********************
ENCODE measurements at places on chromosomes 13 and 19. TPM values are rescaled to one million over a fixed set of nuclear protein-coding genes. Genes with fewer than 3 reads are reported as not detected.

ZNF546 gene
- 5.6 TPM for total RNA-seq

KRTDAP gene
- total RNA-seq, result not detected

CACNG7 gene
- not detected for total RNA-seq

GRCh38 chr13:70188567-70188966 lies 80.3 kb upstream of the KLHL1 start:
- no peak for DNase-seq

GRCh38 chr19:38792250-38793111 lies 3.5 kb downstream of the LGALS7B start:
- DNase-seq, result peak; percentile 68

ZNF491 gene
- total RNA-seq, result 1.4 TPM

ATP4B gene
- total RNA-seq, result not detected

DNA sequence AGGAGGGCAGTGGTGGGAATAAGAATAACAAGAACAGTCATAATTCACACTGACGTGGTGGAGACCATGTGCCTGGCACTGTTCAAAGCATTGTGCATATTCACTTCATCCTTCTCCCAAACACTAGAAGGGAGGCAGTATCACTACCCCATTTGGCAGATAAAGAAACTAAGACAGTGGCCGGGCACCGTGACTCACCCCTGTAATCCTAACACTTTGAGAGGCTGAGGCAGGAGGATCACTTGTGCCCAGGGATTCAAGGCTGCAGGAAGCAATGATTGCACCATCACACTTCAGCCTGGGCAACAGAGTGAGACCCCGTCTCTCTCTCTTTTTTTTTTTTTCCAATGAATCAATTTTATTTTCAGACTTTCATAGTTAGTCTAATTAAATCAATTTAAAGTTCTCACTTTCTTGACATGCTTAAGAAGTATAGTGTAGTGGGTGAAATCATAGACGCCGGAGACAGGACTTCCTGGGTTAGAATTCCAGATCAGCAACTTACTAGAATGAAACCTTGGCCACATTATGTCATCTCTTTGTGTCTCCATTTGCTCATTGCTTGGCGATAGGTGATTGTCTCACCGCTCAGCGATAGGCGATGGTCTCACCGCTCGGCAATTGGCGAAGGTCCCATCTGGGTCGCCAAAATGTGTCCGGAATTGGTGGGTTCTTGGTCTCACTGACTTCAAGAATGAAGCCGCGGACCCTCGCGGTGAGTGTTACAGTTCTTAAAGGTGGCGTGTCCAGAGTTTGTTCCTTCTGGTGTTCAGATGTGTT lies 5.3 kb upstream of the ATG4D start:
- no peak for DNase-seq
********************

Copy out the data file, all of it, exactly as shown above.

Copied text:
ENCODE measurements at places on chromosomes 13 and 19. TPM values are rescaled to one million over a fixed set of nuclear protein-coding genes. Genes with fewer than 3 reads are reported as not detected.

ZNF546 gene
- 5.6 TPM for total RNA-seq

KRTDAP gene
- total RNA-seq, result not detected

CACNG7 gene
- not detected for total RNA-seq

GRCh38 chr13:70188567-70188966 lies 80.3 kb upstream of the KLHL1 start:
- no peak for DNase-seq

GRCh38 chr19:38792250-38793111 lies 3.5 kb downstream of the LGALS7B start:
- DNase-seq, result peak; percentile 68

ZNF491 gene
- total RNA-seq, result 1.4 TPM

ATP4B gene
- total RNA-seq, result not detected

DNA sequence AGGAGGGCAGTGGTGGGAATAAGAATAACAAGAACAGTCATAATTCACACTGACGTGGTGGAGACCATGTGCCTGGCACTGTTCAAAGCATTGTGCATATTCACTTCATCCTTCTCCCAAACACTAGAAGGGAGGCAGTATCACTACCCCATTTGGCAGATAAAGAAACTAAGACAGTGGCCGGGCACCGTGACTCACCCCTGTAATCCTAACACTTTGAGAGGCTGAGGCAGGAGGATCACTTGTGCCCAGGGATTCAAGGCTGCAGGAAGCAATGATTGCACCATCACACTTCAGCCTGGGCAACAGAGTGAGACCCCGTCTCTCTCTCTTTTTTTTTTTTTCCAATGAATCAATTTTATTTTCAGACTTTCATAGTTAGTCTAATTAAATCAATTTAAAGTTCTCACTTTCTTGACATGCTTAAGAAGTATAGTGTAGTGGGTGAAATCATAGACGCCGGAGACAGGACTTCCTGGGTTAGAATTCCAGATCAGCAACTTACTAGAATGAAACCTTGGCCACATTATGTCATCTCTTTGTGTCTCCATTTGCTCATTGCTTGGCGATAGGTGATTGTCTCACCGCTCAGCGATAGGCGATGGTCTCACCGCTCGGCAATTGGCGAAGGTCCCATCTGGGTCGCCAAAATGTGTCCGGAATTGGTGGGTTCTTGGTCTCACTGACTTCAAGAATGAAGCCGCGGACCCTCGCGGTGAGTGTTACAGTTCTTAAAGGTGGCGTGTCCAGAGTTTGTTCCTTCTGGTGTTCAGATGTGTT lies 5.3 kb upstream of the ATG4D start:
- no peak for DNase-seq